Lucia has something to say

Sunday, February 18, 2007

Rwanda: The Convent

Our destination was a convent where 5 sisters of the Holy Mother Virgin Mary (or somesuch order) live and do parish work. They use African stools in the chapel for their worship.

My room is basic and clean, with sturdy wood single beds and a concrete floor. There’s a garden of large onions outside the door and daisies out the window.

Food is served often–breakfast, tea time, lunch, snack, dinner. In the convent, bottled Rwandan beer appears with dinner. If I do not eat much, my friend says, “You are lazy in eating.” Losing weight is not a priority here. Staying healthy is.

A generator runs from 6-9 and a small fluorescent stick lights the room. When the generator goes off it is dark as pitch. And quiet. I brush my teeth with bottled water with my head out of the window, so as not to trip over anything in the night.

I wake up under my mosquito net with the morning light. There do not seem to be many mosquitos and few cases of malaria, but I am told to use it anyway.

I head to the bathroom with a green plastic pail of hot water. I often forget that water is a resource. Engineers without Borders has been here to put in water reclamation tanks and wells. There is plenty of water in the rainy season; not enough in the dry. It is the transition now, before the long rains, which will last about 3 months, start.

A key has appeared in the bathroom door of this otherwise keyless convent since I walked in on a man yesterday. The bathroom is painted bright green on the bottom and bright yellow on the top, with bright green doors that are starting to peel because of the moisture. I stand in a small shower sink and splash and pour, pour and splash. This is the moment on every trip where I think about how glamorous people think my travel world is. They are not the ones pouring water from a bucket to bathe. I don’t mind it and never have. I pull a skirt over my head so as not to drag it in the water on the bathroom floor. I put on blue borrowed flipflops.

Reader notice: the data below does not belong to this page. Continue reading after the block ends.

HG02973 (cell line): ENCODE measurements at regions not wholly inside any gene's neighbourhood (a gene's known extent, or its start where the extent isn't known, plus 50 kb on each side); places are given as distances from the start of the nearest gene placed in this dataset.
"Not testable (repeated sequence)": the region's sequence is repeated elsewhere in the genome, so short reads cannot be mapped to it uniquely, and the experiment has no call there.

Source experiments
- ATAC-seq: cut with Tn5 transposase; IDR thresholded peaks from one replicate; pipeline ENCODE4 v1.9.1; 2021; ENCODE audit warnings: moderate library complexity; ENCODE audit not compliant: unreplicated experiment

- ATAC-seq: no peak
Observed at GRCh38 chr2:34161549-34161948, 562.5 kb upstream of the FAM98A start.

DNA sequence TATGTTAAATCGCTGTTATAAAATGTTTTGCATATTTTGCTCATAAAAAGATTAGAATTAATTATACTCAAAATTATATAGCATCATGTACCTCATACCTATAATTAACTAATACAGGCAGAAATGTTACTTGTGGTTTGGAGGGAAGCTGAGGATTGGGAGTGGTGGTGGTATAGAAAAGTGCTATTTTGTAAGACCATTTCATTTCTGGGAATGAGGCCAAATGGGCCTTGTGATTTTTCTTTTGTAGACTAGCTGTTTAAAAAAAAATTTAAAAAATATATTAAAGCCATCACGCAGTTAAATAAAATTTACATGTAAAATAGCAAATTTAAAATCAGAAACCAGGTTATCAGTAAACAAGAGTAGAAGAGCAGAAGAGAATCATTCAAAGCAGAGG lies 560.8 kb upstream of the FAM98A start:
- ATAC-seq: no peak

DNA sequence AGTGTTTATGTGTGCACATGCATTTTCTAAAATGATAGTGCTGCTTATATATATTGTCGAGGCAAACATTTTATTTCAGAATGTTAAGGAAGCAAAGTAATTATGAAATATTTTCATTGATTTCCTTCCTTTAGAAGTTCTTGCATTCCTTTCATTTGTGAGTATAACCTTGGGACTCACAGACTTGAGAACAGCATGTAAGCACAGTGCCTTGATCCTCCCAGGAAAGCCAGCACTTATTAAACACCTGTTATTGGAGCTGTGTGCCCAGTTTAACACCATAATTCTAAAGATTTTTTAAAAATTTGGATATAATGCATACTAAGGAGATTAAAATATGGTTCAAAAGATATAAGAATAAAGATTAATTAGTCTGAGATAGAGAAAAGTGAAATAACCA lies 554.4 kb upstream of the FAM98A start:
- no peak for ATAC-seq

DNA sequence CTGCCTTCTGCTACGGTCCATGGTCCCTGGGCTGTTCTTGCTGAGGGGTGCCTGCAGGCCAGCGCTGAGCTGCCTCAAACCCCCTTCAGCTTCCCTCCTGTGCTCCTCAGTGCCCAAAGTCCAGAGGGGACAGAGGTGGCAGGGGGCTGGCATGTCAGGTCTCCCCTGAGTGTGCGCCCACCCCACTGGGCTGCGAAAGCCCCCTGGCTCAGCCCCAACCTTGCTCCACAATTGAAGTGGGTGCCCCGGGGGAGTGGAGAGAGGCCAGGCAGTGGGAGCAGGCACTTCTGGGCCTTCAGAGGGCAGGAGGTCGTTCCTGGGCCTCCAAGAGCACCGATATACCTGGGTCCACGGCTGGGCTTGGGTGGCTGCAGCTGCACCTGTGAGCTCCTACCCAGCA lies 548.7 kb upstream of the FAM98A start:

I am dressed and my day bag is packed with rulers and tape measures for measuring handwoven baskets. With files and a notebook. I have brought bright sparkly hair clips for girls, only to find that most have their hair shaved close to their heads, and this is not a good choice for a small gift.


Blogger Lynnea said...

Bathrooms seem to play a key role in travel stories - laughing at the key. But I can see why, even not being bothered by bathing from a bucket, you would be reminded that your travel is not as glamorous as we sometimes think. Still, your accounts are fascinating.

7:56 AM  
Blogger St. Dickeybird said...

Wow, this trip sounds incredible!!!!

8:23 AM  
Blogger karmic said...

Been lurking a bit ..sorry. I have to say I am absolutely rivted by your posts esp since you have been in Rwanda. Nothing like this reality check to remind myself about how lucky soem of us are and not to take anything for granted.
Stay safe and have a great trip.

9:07 AM  
Blogger Heather Plett said...

I've done a wide range of business travel, and I'd take the bucket shower and the concrete floor in an interesting part of the world over the Hilton in a homogenous business district any day!

9:19 AM  
Blogger QT said...

Yes, I am often reminded during the personal hygiene portions of the travel experience how absolutely spoiled we are here in the US.

Too bad about the sparkly clips. They willc ome in handy eventually.

9:21 AM  
Blogger meno said...

I felt for a few moments as if i were there, washing in a bucket of water.

Thank you.

12:05 PM  
Blogger Tink said...

Someday, when there is time for more than small chapters, you should write a book. Every post, I find myself wanting more to read and feeling guilty for having so much already.

3:16 PM  
Blogger r said...

You know, even though the clips might not be used for hair, the girls/women will still love them and still find a use for them.

You described this well... what an amazing experience.

8:28 PM  

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